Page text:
Memorable Manitobans: Henry Budd [Sakashuwestam] (c1812-1875)
Born around 1812, said by Reverend John West to have been an orphan, the son of a deceased Indian and a half-breed woman, his Indian name was recorded as Sakashuwestam, meaning “Going up the Hill.” He was brought by West from Norway House to the Red River Settlement in 1820. He attended the Church of England school organized by West, and was baptized in 1822. About 1828, after completing his education he entered the service of the Hudson’s Bay Company. From 1837 to 1840 he taught a day school in the Red River Settlement and in the latter year was sent to establish a mission at Cumberland House. He decided the location was not suitable and returned to The Pas, where the Indians helped him to build a home which served as a school and meeting house. Until the arrival of Reverend James Hunter in 1844 he had sole charge of this mission. He remained at The Pas to assist Hunter as a catechist, teacher, and interpreter.
In 1850 he returned to the Red River Settlement with Bishop David Anderson and was ordained in St. Andrew’s Church on 22 December of that year, the first Cree Indian in the ministry of the Anglican Church in North America. Following his ordination he returned to The Pas and remained in what was called the Cumberland District until 1857 when he was sent to establish Nepawewin Mission at Fort à la Come.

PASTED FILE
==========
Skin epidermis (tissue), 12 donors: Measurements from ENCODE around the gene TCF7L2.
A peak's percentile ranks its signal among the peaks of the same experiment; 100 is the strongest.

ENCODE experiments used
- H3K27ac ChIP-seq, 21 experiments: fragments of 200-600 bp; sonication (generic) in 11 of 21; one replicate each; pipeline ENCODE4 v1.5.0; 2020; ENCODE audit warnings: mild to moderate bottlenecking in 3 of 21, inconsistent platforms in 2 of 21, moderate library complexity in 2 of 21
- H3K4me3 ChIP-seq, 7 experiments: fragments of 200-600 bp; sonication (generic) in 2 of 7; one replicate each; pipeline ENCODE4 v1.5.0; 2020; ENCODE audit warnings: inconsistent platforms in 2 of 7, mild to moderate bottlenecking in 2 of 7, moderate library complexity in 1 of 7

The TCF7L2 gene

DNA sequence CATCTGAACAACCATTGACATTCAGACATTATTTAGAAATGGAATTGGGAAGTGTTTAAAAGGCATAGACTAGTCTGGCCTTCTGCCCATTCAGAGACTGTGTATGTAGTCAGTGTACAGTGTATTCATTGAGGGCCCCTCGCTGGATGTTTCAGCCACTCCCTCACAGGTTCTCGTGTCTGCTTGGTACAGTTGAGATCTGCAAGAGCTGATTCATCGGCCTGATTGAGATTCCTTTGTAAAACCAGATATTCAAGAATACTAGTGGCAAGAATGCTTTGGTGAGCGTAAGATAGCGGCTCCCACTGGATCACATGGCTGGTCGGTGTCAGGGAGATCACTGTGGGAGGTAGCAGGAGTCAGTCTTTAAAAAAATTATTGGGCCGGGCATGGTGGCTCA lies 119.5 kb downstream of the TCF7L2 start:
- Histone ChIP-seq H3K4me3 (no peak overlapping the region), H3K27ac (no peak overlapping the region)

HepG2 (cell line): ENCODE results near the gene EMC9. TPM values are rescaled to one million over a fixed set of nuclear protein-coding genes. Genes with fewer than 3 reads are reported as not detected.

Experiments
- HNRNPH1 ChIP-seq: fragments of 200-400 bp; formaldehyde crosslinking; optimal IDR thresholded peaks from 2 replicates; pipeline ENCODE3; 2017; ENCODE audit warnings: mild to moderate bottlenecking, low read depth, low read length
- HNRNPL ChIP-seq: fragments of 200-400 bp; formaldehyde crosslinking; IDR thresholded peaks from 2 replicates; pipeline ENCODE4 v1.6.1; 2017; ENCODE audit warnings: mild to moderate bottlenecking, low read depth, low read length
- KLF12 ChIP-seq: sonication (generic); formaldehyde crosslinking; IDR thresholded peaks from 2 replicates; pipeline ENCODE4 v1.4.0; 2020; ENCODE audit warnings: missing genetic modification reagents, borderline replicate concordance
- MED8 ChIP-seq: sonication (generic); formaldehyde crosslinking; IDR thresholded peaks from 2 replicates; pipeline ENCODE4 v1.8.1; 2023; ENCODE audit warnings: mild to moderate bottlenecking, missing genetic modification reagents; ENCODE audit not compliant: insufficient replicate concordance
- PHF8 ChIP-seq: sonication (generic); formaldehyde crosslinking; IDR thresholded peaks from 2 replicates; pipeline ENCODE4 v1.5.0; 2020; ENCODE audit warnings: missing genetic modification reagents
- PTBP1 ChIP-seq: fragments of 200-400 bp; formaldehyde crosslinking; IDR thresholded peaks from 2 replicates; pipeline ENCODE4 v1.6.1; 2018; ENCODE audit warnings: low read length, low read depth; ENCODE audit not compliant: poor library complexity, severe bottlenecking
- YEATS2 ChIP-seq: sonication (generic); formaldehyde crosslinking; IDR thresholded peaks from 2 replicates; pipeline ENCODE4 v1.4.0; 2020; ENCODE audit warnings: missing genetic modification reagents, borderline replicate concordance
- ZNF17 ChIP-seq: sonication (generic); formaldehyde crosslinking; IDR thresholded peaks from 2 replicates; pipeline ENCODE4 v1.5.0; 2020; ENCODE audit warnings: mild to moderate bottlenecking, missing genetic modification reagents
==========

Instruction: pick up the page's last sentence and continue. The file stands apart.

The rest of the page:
In 1836 he married Betsy Work (?-?). They had at least six children. One son, Henry Budd Jr., received an education in England and was ordained by Bishop Anderson in 1861.
In 1867, he returned to The Pas and died there on 2 April 1875. He was buried in the Christ Church Cemetery. He is commemorated by the Budd siding on the Wekusko Subdivision of the Hudson Bay Railway.
Pioneers and Early Citizens of Manitoba, Winnipeg: Manitoba Library Association, 1971.
This page was prepared by Gordon Goldsborough.
Page revised: 19 July 2018
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